There is quite a bit going on in my life at the moment, and instead of trying to tell my husband every little detail, or going crazy keeping it cooped up in my head, I decided to put my thoughts in words.
To begin, I am 29 weeks pregnant with my first child-a boy. Everything has gone really well: weight in check, baby’s growth on track, measurements perfect, etc. A perfectly smooth pregnancy up until last week. I was scheduled for just a random check up. My husband, Jesse, goes to most of the appointments with me, but on this particular day, I told him to just go to work. There was nothing eventful scheduled. It ended up the appointment that changed the meaning of “don’t take things for granted.”
The doctor listened to the baby’s heart rate. I expected the same cute, little rapid beats that I’ve become accustomed to hearing, but this time, it was different. At first, the beats sounded normal, then a louder beat, quick silence, and back to the beats. My doctor, bless her heart, does not have a poker face, and her scrunched nose, wrinkled forehead, side mouth, and head tilt gave away that this was not normal. “What was that?” I quickly asked. Tears already beginning to fill my eyes. She didn’t answer me at first. Just listened. I heard that loud beat again. Silence.
“It sounds like your baby has an arrhythmia.”
I didn’t even know what that meant, but I knew it wasn’t good. “We are going to get you over to ultrasound right now for a better look.” I couldn’t hold back the tears now. They were streaming down my face as she handed me the tissues. We quickly exited the room, and she escorted me down the back hallway into the ultrasound room. In that room, which originally I cried tears of joy from confirmation I was going to be a mommy, I now cried tears of sadness to hear that something was wrong.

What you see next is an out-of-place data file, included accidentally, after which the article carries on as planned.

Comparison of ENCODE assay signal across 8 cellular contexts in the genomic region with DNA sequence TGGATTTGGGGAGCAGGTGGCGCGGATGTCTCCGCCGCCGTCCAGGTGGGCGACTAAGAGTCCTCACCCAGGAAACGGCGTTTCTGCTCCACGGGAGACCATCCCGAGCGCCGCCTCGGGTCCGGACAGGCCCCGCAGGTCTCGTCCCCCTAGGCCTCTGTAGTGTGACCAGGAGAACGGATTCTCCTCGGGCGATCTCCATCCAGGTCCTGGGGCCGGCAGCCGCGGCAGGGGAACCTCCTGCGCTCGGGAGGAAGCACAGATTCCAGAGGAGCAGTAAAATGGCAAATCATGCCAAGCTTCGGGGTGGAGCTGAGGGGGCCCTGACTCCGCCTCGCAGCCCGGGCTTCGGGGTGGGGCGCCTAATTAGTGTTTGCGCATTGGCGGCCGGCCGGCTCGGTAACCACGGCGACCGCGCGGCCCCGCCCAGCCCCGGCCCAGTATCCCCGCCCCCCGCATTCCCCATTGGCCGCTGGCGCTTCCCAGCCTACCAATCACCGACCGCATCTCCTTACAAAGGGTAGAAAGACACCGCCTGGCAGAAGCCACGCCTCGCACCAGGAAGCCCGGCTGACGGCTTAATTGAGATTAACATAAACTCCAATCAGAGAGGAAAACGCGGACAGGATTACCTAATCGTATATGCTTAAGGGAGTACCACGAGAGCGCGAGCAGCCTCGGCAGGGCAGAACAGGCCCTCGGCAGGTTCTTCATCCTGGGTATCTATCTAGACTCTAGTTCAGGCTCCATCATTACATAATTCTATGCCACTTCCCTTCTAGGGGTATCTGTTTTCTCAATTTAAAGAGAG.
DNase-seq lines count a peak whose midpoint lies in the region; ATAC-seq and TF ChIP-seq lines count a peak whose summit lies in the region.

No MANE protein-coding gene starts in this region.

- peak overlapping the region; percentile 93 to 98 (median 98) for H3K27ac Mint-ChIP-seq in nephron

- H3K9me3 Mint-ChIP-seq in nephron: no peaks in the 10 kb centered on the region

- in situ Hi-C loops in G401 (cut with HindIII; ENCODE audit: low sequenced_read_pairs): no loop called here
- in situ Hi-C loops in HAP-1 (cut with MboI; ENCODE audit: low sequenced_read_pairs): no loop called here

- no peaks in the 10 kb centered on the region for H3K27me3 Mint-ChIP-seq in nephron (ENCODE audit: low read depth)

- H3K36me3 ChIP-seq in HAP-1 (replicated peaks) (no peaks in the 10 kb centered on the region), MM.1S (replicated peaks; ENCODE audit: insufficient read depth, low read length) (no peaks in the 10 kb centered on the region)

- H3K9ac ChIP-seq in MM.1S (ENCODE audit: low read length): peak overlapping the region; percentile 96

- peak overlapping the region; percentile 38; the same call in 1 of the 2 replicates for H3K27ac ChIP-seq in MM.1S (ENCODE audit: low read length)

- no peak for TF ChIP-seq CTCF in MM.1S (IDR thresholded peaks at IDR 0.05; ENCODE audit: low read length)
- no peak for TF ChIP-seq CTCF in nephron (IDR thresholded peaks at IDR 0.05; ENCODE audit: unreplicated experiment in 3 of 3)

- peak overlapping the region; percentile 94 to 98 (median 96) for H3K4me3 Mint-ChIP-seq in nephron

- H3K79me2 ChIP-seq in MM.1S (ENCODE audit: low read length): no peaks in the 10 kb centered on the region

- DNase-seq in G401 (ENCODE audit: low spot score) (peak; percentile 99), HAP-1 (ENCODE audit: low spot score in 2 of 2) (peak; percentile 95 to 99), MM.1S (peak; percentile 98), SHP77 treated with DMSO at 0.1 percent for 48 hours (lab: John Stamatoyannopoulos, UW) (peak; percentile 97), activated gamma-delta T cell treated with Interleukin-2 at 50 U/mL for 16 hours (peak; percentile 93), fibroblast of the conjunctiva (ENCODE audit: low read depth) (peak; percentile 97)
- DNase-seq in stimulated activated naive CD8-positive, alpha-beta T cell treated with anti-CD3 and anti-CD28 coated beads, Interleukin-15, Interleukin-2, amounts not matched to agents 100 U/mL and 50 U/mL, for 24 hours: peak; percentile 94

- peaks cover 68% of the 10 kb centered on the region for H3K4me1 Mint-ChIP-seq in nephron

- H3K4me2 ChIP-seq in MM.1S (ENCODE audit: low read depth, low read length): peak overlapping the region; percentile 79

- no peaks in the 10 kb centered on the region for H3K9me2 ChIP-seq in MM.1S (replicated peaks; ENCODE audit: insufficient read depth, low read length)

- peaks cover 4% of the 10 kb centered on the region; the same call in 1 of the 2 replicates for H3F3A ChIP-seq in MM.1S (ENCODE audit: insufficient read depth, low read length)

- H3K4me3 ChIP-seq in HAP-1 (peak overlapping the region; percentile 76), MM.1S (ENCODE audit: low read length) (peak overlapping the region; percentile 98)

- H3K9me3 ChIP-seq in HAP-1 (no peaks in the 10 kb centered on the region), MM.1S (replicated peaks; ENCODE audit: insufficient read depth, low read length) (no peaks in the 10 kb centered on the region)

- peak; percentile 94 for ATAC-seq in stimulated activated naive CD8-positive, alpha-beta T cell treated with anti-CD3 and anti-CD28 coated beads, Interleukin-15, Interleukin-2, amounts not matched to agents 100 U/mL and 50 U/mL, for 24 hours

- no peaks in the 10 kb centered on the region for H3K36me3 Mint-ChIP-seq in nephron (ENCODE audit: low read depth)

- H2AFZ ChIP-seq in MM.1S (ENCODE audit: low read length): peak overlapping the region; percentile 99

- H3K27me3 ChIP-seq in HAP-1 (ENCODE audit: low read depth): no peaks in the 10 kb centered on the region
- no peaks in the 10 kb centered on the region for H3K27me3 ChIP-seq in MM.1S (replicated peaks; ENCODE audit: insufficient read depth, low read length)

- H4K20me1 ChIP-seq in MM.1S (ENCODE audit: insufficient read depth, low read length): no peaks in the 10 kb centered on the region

The technician told me that Maddox’s heart would beat 15-20 times and then “drop.” After a few more tears and quick pep talk from the technician, I was sent back to the exam room to see my doctor. After several text message exchanges with my mom, and a dozen or so tissues soaked, the doctor came back in and confirmed that the baby did have a fetal arrhythmia. “I’m sending you to MUSC (Medical University of South Carolina) in Charleston. They will do a fetal echo and take some better looks at his heart.”
She tried to reassure me that many times, arrhythmias heal on their own. She then said those words that doctors have to say, “Try your best not to worry.”
It was with those words that I left the doctor’s office and headed to meet my husband to tell him the news. Of all the doctor’s appointments I told him to not come to…
So now, we wait until we go to MUSC. I am a woman of God, and I have faith that everything will be fine. I prayed, Jesse prayed, my mom and dad prayed, and now I just wait. I am not worrying anymore. I truly believe in “Let go, and let God.” So as far as my worrying, I’m letting go.